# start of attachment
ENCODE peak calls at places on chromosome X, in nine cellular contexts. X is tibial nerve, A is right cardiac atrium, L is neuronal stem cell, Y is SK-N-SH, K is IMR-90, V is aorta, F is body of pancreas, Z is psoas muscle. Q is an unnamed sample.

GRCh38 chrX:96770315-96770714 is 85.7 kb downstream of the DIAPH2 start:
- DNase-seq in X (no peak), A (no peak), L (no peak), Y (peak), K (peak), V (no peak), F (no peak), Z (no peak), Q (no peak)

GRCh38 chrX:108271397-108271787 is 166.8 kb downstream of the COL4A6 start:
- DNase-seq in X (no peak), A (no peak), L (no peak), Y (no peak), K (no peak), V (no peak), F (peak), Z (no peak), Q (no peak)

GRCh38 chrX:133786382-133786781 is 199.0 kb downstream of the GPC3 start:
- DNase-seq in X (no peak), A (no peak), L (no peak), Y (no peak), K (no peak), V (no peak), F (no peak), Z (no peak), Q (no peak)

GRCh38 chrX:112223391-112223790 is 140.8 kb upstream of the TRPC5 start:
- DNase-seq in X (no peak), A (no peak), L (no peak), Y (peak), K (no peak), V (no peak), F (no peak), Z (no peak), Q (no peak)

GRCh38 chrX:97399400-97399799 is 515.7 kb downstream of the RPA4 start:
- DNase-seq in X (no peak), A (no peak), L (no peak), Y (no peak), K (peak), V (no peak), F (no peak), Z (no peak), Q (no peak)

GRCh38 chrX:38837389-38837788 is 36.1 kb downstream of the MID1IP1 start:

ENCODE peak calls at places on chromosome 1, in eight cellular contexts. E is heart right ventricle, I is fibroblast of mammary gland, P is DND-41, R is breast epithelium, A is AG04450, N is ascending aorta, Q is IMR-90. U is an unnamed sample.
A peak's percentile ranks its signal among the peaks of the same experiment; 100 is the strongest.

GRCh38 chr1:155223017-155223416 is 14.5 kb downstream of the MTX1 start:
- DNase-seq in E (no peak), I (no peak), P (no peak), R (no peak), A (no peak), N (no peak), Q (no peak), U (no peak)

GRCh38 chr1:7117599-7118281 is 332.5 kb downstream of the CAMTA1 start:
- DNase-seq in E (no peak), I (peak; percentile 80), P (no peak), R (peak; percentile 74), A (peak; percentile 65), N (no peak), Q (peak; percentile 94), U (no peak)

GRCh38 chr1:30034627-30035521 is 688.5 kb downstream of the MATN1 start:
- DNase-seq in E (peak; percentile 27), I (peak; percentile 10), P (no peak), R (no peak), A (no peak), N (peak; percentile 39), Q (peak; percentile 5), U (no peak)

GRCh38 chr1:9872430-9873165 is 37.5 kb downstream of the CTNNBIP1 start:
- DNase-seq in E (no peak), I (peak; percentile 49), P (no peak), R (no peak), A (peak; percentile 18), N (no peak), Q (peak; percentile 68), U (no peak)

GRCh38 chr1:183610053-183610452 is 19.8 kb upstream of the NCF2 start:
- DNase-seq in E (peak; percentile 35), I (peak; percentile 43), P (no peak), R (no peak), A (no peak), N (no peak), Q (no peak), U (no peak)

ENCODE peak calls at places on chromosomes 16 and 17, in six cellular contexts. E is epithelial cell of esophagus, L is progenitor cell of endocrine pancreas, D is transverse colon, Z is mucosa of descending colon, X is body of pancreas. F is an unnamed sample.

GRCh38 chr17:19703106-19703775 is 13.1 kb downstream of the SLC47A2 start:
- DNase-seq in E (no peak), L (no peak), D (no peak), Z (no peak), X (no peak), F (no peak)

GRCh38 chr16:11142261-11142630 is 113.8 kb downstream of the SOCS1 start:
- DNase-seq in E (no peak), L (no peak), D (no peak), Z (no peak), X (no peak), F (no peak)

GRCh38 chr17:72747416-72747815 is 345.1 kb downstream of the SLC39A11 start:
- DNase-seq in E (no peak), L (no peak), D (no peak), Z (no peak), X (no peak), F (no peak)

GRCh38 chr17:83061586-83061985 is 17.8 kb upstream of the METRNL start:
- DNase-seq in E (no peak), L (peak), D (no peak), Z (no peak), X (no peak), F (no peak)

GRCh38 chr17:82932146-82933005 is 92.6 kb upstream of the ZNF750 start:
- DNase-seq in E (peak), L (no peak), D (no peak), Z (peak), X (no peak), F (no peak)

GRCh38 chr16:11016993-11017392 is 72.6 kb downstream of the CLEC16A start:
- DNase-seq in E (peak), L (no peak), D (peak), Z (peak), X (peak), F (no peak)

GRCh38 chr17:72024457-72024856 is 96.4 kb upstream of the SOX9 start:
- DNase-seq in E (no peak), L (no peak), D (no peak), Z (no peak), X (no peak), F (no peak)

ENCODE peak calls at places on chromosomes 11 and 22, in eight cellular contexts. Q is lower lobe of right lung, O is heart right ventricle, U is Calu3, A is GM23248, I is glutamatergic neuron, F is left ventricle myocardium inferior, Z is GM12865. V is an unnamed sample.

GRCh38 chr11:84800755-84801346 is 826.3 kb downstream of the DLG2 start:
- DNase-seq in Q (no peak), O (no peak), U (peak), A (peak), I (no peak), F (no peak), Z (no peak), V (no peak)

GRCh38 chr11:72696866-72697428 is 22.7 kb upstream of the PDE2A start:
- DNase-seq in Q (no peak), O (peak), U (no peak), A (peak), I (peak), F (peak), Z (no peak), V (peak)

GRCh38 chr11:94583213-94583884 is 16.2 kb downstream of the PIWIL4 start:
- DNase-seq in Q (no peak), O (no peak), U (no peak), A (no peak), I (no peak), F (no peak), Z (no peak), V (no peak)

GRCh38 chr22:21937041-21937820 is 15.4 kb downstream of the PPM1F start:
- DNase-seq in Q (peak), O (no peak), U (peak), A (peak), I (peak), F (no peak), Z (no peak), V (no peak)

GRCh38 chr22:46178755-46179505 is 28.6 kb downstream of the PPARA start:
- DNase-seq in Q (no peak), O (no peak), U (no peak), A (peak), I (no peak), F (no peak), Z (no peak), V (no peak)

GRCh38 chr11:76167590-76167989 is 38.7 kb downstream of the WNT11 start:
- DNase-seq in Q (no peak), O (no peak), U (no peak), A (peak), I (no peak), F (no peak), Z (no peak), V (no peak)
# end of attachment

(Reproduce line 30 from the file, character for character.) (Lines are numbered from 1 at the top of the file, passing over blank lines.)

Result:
GRCh38 chr17:72747416-72747815 is 345.1 kb downstream of the SLC39A11 start: